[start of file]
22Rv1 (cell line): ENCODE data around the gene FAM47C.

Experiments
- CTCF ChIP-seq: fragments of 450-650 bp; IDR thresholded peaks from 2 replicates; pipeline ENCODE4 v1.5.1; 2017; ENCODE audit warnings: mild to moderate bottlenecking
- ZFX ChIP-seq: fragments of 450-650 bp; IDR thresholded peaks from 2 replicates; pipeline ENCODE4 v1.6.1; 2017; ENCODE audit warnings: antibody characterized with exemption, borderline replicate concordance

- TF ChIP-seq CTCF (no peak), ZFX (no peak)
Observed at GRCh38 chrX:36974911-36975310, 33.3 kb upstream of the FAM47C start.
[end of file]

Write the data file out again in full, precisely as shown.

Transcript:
22Rv1 (cell line): ENCODE data around the gene FAM47C.

Experiments
- CTCF ChIP-seq: fragments of 450-650 bp; IDR thresholded peaks from 2 replicates; pipeline ENCODE4 v1.5.1; 2017; ENCODE audit warnings: mild to moderate bottlenecking
- ZFX ChIP-seq: fragments of 450-650 bp; IDR thresholded peaks from 2 replicates; pipeline ENCODE4 v1.6.1; 2017; ENCODE audit warnings: antibody characterized with exemption, borderline replicate concordance

- TF ChIP-seq CTCF (no peak), ZFX (no peak)
Observed at GRCh38 chrX:36974911-36975310, 33.3 kb upstream of the FAM47C start.